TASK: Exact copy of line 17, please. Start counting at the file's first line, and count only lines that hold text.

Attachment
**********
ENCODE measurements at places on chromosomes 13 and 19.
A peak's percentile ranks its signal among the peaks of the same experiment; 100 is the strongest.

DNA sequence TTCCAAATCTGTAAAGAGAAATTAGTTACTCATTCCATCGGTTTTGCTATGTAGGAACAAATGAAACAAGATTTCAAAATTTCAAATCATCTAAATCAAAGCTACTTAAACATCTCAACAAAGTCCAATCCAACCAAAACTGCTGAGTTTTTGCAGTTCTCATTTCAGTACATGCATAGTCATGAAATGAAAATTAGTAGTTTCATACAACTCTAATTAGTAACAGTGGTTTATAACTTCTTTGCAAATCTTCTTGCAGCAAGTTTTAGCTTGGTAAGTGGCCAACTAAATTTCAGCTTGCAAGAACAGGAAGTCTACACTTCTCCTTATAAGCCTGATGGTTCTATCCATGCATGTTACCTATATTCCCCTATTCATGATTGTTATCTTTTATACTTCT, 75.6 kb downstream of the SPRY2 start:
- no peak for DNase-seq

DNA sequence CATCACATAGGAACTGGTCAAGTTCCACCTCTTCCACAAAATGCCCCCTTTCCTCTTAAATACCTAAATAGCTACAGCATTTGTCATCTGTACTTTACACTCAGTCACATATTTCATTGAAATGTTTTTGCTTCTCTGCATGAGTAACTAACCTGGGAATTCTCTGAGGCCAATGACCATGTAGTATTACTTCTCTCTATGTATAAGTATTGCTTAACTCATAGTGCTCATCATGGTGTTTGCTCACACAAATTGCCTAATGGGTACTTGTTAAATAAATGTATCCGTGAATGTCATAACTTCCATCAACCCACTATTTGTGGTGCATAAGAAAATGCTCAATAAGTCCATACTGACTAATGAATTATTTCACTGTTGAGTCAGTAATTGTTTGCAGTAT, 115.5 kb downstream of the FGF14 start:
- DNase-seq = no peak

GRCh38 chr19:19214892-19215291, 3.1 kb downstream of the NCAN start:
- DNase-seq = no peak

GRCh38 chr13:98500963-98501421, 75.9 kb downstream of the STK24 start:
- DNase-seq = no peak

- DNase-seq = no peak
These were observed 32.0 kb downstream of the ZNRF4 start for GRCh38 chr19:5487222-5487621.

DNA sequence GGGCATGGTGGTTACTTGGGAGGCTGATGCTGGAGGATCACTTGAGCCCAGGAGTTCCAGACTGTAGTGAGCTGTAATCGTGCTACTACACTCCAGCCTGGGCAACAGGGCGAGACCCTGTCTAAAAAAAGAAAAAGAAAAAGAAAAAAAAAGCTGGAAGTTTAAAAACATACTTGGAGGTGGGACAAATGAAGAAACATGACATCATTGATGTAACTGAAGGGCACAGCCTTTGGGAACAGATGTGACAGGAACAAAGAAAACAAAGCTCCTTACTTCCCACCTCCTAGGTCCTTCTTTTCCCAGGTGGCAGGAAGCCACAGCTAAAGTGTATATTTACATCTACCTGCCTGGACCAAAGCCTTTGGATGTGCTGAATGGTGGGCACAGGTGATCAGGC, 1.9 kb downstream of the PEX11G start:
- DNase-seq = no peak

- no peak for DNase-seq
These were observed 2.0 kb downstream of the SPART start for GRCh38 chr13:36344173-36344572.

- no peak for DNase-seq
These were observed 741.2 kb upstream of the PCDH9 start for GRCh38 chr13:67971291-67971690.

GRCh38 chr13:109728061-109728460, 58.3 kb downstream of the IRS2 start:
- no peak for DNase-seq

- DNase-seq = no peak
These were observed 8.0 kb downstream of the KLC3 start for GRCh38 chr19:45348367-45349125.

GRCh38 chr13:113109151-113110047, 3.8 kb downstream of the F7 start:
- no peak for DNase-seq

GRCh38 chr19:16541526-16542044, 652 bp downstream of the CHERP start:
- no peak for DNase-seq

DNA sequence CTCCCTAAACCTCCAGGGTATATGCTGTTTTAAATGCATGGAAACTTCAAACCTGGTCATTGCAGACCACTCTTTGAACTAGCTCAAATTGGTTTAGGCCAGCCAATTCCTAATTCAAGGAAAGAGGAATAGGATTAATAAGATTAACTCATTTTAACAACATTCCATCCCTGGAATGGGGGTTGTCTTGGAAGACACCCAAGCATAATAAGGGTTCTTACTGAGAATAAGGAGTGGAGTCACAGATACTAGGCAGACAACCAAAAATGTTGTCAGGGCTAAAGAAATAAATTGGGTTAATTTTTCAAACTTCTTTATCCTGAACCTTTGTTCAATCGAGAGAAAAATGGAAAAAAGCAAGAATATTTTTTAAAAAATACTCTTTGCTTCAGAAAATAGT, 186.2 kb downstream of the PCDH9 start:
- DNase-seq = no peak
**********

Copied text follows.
- no peak for DNase-seq